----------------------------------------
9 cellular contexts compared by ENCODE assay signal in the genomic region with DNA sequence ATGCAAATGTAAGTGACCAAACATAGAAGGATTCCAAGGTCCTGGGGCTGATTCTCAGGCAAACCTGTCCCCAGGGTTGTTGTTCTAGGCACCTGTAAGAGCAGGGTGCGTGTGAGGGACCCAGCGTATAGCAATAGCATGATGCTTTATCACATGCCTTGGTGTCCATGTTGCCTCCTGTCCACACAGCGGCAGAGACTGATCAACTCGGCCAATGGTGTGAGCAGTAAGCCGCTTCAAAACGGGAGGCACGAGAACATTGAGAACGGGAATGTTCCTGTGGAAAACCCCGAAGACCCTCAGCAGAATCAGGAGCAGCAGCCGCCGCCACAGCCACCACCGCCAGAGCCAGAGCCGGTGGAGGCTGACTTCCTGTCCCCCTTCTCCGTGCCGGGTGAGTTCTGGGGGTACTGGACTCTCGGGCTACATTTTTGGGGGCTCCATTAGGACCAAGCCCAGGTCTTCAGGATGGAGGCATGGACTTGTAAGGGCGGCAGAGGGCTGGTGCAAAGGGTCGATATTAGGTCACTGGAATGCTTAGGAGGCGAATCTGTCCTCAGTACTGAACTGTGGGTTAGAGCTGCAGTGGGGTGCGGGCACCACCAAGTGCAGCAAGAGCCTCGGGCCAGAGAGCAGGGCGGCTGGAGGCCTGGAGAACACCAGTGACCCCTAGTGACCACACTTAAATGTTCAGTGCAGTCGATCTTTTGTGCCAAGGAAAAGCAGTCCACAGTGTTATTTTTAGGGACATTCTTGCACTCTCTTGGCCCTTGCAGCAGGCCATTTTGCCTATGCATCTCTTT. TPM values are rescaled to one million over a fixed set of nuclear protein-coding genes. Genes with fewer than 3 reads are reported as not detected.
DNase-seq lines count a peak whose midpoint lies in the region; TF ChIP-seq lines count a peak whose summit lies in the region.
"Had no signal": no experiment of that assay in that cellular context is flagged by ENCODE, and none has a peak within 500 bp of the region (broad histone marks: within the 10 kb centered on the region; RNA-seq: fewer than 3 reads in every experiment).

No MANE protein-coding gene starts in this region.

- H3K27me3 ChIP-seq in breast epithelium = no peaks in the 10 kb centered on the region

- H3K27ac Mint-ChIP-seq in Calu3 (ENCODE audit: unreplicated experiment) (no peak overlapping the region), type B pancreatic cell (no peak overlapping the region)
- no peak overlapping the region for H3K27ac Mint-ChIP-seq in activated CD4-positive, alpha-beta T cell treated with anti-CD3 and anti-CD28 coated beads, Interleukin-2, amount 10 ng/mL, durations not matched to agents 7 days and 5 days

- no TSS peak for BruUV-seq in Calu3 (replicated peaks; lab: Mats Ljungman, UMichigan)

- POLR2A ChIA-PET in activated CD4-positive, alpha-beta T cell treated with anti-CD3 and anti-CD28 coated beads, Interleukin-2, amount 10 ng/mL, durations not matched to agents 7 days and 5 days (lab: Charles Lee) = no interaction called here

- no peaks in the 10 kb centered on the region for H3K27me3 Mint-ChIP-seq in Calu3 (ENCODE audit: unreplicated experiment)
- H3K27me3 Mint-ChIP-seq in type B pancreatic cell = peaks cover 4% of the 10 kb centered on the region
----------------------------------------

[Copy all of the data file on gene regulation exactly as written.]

9 cellular contexts compared by ENCODE assay signal in the genomic region with DNA sequence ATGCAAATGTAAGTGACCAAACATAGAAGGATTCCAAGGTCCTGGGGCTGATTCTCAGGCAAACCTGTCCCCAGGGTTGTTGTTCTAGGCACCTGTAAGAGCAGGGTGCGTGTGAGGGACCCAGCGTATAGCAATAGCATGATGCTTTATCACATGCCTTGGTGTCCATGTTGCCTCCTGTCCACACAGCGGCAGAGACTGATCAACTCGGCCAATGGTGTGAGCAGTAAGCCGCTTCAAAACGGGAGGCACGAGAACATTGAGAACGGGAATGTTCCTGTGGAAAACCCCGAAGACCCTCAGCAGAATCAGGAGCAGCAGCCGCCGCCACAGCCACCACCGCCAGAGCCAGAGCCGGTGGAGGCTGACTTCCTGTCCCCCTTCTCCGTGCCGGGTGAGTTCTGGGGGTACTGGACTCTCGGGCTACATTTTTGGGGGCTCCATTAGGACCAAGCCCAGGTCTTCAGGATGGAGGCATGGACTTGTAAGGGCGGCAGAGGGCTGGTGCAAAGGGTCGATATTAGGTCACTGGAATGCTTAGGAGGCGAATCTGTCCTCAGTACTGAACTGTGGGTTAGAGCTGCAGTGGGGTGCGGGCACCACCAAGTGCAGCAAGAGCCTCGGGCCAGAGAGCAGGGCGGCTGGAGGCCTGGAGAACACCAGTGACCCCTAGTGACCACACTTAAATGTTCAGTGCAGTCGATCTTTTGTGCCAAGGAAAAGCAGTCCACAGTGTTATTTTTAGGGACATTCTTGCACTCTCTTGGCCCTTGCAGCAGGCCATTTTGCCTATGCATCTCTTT. TPM values are rescaled to one million over a fixed set of nuclear protein-coding genes. Genes with fewer than 3 reads are reported as not detected.
DNase-seq lines count a peak whose midpoint lies in the region; TF ChIP-seq lines count a peak whose summit lies in the region.
"Had no signal": no experiment of that assay in that cellular context is flagged by ENCODE, and none has a peak within 500 bp of the region (broad histone marks: within the 10 kb centered on the region; RNA-seq: fewer than 3 reads in every experiment).

No MANE protein-coding gene starts in this region.

- H3K27me3 ChIP-seq in breast epithelium = no peaks in the 10 kb centered on the region

- H3K27ac Mint-ChIP-seq in Calu3 (ENCODE audit: unreplicated experiment) (no peak overlapping the region), type B pancreatic cell (no peak overlapping the region)
- no peak overlapping the region for H3K27ac Mint-ChIP-seq in activated CD4-positive, alpha-beta T cell treated with anti-CD3 and anti-CD28 coated beads, Interleukin-2, amount 10 ng/mL, durations not matched to agents 7 days and 5 days

- no TSS peak for BruUV-seq in Calu3 (replicated peaks; lab: Mats Ljungman, UMichigan)

- POLR2A ChIA-PET in activated CD4-positive, alpha-beta T cell treated with anti-CD3 and anti-CD28 coated beads, Interleukin-2, amount 10 ng/mL, durations not matched to agents 7 days and 5 days (lab: Charles Lee) = no interaction called here

- no peaks in the 10 kb centered on the region for H3K27me3 Mint-ChIP-seq in Calu3 (ENCODE audit: unreplicated experiment)
- H3K27me3 Mint-ChIP-seq in type B pancreatic cell = peaks cover 4% of the 10 kb centered on the region